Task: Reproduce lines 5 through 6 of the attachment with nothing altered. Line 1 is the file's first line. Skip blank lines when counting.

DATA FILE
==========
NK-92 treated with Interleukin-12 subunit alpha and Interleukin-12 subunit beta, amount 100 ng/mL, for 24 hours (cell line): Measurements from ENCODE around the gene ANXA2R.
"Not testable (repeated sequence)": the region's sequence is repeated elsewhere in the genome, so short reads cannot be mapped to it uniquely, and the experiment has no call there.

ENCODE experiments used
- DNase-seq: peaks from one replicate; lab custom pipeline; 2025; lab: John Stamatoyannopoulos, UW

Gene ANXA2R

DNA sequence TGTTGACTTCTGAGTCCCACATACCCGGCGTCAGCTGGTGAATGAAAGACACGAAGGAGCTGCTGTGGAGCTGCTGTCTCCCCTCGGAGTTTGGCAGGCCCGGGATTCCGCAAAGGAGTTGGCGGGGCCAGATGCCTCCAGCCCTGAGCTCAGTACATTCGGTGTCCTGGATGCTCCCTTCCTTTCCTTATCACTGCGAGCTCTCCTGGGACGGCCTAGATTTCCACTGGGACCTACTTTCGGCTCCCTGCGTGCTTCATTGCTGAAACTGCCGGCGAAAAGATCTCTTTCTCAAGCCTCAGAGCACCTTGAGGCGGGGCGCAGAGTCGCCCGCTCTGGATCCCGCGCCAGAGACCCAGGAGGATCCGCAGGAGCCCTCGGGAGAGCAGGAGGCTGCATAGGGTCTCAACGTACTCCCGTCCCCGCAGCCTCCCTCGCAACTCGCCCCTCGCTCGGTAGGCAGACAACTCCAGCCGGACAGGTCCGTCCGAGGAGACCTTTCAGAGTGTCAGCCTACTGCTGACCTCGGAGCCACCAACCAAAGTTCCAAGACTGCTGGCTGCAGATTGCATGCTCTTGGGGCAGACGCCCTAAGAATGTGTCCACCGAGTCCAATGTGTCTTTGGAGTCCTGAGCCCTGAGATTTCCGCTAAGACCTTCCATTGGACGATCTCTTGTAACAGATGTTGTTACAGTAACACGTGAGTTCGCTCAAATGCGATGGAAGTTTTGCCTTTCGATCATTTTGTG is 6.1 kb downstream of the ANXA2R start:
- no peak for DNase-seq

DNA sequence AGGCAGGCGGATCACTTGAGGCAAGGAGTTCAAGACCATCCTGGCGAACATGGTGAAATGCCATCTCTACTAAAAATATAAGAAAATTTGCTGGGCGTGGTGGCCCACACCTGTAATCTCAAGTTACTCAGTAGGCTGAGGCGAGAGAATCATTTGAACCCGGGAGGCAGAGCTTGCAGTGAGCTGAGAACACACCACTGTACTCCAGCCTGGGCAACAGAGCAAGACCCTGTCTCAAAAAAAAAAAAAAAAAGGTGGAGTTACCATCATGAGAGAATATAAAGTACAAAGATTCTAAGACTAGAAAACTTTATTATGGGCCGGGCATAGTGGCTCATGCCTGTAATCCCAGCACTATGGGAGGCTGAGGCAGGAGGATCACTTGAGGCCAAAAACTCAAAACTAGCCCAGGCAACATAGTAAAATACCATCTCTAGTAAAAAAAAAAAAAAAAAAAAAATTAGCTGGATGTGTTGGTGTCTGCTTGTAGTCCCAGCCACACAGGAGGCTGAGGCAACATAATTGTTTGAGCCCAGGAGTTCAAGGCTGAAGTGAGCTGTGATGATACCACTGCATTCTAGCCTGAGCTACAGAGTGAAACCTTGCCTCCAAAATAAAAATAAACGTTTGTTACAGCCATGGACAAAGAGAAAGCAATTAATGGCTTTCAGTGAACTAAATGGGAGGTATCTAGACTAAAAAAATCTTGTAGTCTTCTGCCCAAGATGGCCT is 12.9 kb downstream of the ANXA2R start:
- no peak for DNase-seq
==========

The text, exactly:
Gene ANXA2R

DNA sequence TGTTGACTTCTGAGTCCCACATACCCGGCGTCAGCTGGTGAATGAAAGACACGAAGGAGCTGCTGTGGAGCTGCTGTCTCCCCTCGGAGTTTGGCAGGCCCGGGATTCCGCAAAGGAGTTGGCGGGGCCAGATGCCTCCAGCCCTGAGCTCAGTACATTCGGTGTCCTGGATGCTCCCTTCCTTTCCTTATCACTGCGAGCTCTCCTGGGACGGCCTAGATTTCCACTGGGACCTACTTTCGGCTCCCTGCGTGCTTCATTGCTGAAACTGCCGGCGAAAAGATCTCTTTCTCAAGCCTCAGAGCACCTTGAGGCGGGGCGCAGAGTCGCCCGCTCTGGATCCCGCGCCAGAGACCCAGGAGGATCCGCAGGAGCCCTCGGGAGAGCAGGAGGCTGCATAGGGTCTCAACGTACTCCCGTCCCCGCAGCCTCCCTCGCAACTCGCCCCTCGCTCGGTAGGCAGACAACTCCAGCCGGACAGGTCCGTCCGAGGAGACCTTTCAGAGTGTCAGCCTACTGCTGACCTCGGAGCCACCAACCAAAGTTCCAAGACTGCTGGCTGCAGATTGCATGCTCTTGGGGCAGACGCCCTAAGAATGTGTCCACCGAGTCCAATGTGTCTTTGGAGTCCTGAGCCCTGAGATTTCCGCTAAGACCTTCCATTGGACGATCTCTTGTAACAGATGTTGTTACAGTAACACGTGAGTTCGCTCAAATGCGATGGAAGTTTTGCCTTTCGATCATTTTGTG is 6.1 kb downstream of the ANXA2R start: